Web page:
Bittersweet Whistling

Bittersweet Whistling

Andrew Bird



Years of classical training and a life-long devotion to honing his craft have left Andrew Bird well equipped for his eighth studio album Noble Beast, and the creation of a truly unique sound.

Bird’s ubiquitous whistling, “probably the most honest way I can make a sound,” is interspersed by moments on the violin, flute and glockenspiel. This latest album continues to consolidate years of hard work on the touring and recording circuit. “I’ve been touring since I was 22 years old. I’m so used to struggling that I don’t know how not to. Now, it’s a different kind of struggling, just trying to keep it together. You’ve been working really hard for years and you don’t want to blow it. I got here from working my ass off, so it is very gratifying.”

Through his use of an eclectic array of instruments, and the solo creation of a huge sound, Bird has carefully carved a niche for himself over the years, and talking through the process of musical creation, he is very much a one-man band. “Through the looping of different instruments, I’ll do a skeleton of the song and then I’ll layer on top of that strings. Then I’ll put the guitar in, and then I’ll manipulate the violin to sound more percussive and loop handclaps and whistles to create very different sounds by myself.” As such, Bird’s earlier releases have showcased a variety that few artists can match and in November, Bird wowed domestic audiences with an ethereal gig at St Giles Church, London, a venue, which had a significant effect on the singer-songwriter — “it is the perfect venue, because I’m creating layers and tapestries, and it’s cool to come into a space that’s unique and old like that, and think about how you’re going to fill every corner of that with sound.”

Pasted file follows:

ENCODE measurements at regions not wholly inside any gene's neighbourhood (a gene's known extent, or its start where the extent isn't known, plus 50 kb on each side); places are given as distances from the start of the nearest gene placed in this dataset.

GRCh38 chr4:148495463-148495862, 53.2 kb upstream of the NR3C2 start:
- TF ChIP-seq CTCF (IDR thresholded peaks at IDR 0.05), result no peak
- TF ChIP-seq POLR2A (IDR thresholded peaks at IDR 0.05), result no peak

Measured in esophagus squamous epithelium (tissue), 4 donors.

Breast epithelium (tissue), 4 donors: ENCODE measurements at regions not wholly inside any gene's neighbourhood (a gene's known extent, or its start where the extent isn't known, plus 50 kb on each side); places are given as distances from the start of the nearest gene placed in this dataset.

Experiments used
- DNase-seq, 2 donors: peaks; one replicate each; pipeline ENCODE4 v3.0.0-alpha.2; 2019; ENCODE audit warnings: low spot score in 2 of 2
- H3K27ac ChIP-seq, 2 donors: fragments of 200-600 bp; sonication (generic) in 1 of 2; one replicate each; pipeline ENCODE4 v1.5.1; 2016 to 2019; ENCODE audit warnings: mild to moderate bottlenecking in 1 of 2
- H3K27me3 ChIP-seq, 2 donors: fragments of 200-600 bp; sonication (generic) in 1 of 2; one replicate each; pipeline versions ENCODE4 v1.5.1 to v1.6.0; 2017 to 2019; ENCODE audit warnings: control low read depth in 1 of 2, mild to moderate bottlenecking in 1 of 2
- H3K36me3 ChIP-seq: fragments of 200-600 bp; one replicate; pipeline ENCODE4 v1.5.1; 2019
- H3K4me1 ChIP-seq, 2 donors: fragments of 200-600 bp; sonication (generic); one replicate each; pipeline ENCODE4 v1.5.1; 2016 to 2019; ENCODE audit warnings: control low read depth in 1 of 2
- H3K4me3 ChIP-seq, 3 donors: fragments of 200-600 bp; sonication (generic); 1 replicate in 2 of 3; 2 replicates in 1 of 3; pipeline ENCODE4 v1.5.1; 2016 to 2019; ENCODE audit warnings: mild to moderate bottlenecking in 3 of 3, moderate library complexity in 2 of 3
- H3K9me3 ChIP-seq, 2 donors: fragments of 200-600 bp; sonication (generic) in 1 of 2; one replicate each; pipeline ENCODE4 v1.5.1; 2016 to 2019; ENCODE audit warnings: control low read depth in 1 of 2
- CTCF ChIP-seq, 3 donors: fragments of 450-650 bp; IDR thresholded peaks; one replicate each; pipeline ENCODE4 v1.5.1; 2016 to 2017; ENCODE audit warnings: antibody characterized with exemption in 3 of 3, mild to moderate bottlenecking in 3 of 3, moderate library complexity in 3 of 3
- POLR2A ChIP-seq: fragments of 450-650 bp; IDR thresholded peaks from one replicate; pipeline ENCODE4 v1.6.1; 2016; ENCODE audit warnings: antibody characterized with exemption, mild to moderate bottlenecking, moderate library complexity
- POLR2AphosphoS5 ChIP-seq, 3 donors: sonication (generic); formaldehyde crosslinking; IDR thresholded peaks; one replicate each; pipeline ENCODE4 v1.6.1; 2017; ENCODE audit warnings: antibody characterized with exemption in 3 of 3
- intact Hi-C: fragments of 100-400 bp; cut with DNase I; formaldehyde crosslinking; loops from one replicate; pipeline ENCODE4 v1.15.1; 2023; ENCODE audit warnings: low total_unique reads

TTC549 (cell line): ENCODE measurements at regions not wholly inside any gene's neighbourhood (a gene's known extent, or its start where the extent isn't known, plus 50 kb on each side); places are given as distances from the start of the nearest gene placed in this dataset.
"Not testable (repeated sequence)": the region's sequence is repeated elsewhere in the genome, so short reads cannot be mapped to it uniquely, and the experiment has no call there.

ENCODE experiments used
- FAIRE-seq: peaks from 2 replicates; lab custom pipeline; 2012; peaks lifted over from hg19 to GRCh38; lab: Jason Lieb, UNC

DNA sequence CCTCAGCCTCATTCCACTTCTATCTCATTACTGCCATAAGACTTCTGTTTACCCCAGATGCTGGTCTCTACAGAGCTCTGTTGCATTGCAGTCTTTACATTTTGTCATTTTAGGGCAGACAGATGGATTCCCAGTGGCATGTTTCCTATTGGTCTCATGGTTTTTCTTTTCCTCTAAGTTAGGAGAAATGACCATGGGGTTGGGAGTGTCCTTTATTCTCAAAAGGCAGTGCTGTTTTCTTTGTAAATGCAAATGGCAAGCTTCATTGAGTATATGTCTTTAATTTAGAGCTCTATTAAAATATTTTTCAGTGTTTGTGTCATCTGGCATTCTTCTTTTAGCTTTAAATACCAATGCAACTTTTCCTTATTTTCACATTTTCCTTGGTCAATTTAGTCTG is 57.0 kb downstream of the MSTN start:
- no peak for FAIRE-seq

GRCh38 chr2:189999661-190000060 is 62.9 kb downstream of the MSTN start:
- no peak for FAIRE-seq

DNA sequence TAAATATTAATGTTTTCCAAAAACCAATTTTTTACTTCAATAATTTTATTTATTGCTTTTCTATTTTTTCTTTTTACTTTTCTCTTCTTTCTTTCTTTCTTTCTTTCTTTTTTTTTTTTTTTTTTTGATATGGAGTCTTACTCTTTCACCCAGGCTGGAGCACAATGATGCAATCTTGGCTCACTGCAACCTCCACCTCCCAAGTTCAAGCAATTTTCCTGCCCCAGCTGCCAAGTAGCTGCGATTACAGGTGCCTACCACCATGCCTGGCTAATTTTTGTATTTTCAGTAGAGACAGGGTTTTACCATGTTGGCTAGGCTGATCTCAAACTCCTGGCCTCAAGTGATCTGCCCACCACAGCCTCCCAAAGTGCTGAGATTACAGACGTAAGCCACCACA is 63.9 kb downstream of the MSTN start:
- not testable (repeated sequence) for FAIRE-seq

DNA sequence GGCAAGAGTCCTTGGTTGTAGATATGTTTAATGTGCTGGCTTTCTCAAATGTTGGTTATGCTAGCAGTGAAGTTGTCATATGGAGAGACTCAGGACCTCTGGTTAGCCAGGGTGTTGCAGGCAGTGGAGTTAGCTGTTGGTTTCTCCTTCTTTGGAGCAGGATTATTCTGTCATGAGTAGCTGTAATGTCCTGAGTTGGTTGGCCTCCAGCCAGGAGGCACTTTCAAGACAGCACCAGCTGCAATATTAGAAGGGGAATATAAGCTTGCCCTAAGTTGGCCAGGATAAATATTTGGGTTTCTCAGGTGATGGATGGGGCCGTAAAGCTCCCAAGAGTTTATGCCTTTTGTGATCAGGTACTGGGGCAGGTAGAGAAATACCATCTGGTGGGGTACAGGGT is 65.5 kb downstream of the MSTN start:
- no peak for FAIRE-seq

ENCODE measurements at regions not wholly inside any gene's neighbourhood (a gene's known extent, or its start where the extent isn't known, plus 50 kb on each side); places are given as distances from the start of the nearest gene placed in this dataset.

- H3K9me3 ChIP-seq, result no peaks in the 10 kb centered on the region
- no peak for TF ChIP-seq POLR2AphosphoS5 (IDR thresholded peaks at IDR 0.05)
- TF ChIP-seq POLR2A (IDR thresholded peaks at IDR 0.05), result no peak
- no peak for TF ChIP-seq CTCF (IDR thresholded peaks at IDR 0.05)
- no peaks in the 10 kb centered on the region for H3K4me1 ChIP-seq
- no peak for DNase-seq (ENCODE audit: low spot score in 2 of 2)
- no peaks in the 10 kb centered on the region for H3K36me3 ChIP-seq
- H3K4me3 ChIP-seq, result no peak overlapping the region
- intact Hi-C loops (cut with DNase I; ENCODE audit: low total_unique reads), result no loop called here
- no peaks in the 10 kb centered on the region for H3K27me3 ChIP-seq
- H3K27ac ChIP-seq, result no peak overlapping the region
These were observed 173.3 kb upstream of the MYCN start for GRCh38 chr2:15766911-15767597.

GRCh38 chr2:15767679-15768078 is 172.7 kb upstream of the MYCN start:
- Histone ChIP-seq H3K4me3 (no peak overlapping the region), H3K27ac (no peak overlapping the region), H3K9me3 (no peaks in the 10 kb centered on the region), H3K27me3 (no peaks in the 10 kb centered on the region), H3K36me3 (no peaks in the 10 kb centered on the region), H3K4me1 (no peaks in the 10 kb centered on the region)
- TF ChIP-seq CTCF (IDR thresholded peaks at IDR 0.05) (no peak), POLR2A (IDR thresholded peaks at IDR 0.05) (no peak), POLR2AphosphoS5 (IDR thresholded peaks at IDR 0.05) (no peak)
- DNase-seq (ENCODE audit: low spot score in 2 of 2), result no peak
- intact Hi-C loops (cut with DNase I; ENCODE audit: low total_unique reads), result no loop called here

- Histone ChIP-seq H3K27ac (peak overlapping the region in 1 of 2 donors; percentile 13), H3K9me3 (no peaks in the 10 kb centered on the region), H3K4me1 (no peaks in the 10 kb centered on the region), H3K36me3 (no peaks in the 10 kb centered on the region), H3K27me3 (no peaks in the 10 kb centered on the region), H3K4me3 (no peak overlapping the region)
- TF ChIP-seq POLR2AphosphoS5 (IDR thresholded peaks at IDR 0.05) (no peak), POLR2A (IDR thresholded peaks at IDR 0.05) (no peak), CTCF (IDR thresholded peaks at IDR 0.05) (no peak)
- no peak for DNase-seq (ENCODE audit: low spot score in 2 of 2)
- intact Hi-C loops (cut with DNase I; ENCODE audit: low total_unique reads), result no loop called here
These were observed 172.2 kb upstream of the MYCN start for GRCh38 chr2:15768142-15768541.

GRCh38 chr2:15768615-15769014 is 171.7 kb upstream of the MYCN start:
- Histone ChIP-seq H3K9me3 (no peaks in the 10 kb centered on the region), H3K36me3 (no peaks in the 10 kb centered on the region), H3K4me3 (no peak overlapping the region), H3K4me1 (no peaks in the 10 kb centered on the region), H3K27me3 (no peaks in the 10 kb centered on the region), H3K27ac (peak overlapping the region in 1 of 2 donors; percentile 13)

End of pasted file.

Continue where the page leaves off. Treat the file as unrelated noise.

Noble Beast marks a return to form for Bird with his naturalistic recording style coming to the fore: “This last record is pretty loose and on the fly the way it was put together, we started with the vocals first, which is the opposite of how most bands record, but we just went for a big country vocal sound and worried about drums and everything later.” The album’s stand-out track is the opening, Oh No, not least for its referencing to the in-flight wailing of a young child, an unusual snippet of inspiration, which alerted Bird to the dishonesty of our adult restraint in difficult situations: “I was struck by the mournful, musical descending line of this child, and I was pondering that it’d be nice to let your emotions fly like that. We’re all feeling that way.”

In this manner, Bird carefully balances the more sinister aspects of his personality with a superficial uplifting nature. “The lyrics are true to a certain self-consciousness. When I’m thinking something and it’s a bit darker, I’ll take it a couple of steps further to the point where I’m making fun of myself. I’m always playing with melancholy, it’s happy sad; I think the best music has a mix of that. Even if I’m talking about the impending apocalypse, it’s going to be great, we’re going to have snacks.”

Noble Beast is out now. For further details please visit:

www.andrewbird.net

Pauline Bache